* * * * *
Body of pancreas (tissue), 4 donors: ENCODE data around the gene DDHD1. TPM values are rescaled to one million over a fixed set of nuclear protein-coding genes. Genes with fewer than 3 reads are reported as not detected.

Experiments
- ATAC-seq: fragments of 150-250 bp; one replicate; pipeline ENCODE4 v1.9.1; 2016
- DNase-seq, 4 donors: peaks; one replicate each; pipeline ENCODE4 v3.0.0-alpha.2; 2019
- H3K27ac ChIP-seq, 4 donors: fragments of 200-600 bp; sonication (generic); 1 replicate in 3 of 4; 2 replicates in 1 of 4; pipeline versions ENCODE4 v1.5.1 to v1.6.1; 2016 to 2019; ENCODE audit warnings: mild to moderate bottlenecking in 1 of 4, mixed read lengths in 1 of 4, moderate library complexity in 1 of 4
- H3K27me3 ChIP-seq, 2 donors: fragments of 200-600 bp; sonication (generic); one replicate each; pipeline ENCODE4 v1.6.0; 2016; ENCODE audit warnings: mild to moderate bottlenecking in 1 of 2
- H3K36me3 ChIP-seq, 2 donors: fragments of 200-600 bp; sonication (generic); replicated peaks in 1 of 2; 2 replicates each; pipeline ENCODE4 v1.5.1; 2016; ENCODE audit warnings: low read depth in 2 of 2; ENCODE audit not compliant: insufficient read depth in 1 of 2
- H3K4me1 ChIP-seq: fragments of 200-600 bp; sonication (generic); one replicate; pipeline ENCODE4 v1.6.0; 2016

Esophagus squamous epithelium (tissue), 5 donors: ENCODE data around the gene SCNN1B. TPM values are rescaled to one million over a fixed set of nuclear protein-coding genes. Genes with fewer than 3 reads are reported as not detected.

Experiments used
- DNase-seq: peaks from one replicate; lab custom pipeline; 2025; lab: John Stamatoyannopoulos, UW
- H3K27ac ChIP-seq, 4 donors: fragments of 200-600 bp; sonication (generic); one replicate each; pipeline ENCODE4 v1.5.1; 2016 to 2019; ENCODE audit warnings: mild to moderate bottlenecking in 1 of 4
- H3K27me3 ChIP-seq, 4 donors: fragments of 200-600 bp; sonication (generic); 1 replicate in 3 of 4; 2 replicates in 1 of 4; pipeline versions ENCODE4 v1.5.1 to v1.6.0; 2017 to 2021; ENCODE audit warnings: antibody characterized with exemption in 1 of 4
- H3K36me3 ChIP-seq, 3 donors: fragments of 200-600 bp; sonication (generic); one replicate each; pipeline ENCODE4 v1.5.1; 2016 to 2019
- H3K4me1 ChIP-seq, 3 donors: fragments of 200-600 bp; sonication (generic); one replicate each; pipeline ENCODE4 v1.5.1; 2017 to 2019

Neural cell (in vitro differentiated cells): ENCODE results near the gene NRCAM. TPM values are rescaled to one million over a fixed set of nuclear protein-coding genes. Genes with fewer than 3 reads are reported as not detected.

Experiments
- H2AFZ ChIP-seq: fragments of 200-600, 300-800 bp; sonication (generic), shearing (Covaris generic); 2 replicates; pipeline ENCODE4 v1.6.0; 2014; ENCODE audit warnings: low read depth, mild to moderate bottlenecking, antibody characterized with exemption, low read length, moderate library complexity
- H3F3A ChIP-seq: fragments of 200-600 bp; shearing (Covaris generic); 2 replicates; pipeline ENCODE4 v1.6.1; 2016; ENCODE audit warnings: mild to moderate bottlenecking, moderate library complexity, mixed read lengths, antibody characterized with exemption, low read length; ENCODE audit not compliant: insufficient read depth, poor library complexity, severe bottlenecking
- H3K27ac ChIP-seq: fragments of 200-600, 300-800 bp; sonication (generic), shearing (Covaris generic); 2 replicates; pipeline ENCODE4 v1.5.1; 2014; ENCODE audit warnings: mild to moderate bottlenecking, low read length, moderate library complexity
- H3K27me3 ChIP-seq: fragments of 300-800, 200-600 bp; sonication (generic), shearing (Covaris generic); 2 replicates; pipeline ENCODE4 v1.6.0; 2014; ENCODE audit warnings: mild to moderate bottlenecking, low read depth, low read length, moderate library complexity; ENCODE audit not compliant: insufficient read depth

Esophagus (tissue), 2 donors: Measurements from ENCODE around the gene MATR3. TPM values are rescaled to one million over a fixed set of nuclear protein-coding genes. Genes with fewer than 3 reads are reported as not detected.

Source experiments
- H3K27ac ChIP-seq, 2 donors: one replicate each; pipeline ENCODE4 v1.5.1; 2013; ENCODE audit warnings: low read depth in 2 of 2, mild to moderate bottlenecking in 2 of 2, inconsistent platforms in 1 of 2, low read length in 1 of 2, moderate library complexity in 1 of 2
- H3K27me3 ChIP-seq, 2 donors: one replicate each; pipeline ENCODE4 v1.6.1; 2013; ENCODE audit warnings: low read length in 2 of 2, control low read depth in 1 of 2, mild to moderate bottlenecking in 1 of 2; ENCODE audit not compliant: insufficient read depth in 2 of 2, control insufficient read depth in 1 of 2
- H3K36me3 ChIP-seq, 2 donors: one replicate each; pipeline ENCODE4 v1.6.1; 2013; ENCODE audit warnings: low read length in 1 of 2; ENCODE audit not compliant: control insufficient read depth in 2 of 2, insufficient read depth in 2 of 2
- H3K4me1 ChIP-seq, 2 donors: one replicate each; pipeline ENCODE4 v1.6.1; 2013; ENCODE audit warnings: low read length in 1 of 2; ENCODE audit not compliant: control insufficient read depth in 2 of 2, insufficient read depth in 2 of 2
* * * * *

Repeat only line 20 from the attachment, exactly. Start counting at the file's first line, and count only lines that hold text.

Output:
- H3K27ac ChIP-seq: fragments of 200-600, 300-800 bp; sonication (generic), shearing (Covaris generic); 2 replicates; pipeline ENCODE4 v1.5.1; 2014; ENCODE audit warnings: mild to moderate bottlenecking, low read length, moderate library complexity